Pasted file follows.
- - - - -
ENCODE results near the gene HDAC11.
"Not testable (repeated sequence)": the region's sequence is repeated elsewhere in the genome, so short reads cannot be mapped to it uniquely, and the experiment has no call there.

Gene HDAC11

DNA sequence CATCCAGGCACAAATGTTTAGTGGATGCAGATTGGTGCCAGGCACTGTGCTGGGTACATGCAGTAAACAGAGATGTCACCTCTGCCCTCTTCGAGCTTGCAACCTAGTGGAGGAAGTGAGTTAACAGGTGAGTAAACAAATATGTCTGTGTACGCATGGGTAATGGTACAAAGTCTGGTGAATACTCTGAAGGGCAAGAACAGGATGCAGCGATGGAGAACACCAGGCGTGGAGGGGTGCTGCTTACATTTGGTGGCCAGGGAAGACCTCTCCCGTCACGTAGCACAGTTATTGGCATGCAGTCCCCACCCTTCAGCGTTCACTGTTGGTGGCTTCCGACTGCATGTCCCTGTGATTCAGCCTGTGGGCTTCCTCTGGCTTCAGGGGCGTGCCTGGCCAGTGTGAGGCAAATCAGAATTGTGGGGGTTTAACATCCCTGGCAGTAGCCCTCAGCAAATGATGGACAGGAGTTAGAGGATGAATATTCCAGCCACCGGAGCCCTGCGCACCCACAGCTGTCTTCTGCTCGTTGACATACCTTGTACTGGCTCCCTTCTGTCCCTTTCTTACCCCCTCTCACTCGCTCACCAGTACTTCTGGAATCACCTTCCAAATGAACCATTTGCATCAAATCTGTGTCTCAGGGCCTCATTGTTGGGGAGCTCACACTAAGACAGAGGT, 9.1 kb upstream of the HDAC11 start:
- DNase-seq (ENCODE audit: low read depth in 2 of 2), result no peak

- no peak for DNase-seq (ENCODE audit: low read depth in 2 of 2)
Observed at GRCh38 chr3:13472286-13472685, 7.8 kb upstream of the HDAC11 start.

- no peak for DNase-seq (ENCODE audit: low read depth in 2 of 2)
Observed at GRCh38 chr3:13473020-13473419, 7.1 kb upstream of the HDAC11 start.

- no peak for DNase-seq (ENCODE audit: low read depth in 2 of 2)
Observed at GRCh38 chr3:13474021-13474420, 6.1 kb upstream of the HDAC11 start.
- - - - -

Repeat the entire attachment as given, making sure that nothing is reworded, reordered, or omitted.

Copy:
ENCODE results near the gene HDAC11.
"Not testable (repeated sequence)": the region's sequence is repeated elsewhere in the genome, so short reads cannot be mapped to it uniquely, and the experiment has no call there.

Gene HDAC11

DNA sequence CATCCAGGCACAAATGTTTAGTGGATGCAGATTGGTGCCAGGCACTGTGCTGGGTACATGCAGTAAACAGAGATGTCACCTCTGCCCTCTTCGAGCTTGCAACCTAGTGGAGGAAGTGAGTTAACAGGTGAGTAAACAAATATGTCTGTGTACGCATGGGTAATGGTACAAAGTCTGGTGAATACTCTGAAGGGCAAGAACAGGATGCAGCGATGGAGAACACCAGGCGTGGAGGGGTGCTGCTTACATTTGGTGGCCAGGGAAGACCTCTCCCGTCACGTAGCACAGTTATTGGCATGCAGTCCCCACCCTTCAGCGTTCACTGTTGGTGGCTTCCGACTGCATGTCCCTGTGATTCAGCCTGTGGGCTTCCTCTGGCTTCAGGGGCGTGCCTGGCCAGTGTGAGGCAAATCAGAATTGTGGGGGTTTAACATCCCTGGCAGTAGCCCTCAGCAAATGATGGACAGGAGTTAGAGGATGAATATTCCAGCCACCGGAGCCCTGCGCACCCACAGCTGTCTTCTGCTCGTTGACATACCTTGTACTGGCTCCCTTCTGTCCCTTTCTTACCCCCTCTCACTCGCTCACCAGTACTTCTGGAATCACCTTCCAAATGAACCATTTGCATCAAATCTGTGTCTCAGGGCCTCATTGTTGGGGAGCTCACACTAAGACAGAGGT, 9.1 kb upstream of the HDAC11 start:
- DNase-seq (ENCODE audit: low read depth in 2 of 2), result no peak

- no peak for DNase-seq (ENCODE audit: low read depth in 2 of 2)
Observed at GRCh38 chr3:13472286-13472685, 7.8 kb upstream of the HDAC11 start.

- no peak for DNase-seq (ENCODE audit: low read depth in 2 of 2)
Observed at GRCh38 chr3:13473020-13473419, 7.1 kb upstream of the HDAC11 start.

- no peak for DNase-seq (ENCODE audit: low read depth in 2 of 2)
Observed at GRCh38 chr3:13474021-13474420, 6.1 kb upstream of the HDAC11 start.